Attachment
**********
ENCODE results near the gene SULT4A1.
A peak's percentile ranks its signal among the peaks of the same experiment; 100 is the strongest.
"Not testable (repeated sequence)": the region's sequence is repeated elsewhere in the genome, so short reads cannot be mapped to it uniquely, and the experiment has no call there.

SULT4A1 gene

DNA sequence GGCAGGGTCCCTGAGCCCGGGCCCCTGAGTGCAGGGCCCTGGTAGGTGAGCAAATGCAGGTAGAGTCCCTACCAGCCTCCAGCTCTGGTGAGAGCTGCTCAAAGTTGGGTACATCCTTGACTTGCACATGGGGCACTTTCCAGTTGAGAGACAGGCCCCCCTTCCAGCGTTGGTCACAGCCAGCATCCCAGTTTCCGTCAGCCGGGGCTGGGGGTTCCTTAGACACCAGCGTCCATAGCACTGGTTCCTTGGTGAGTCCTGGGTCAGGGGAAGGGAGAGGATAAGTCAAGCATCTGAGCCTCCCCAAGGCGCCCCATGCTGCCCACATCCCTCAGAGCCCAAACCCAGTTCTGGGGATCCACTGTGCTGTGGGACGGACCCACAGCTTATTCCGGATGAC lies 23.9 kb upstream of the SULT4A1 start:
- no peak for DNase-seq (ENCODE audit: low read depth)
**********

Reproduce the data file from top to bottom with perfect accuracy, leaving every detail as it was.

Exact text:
ENCODE results near the gene SULT4A1.
A peak's percentile ranks its signal among the peaks of the same experiment; 100 is the strongest.
"Not testable (repeated sequence)": the region's sequence is repeated elsewhere in the genome, so short reads cannot be mapped to it uniquely, and the experiment has no call there.

SULT4A1 gene

DNA sequence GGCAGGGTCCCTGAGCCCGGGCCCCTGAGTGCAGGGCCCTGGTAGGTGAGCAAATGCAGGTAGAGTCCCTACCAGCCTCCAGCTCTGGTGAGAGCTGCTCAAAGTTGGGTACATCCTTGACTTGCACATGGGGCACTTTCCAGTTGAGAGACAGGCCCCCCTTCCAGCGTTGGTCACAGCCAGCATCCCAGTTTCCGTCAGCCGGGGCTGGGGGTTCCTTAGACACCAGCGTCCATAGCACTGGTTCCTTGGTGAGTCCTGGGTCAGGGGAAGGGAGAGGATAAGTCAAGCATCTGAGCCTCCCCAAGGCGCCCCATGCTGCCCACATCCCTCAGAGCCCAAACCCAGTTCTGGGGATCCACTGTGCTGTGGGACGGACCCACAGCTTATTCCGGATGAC lies 23.9 kb upstream of the SULT4A1 start:
- no peak for DNase-seq (ENCODE audit: low read depth)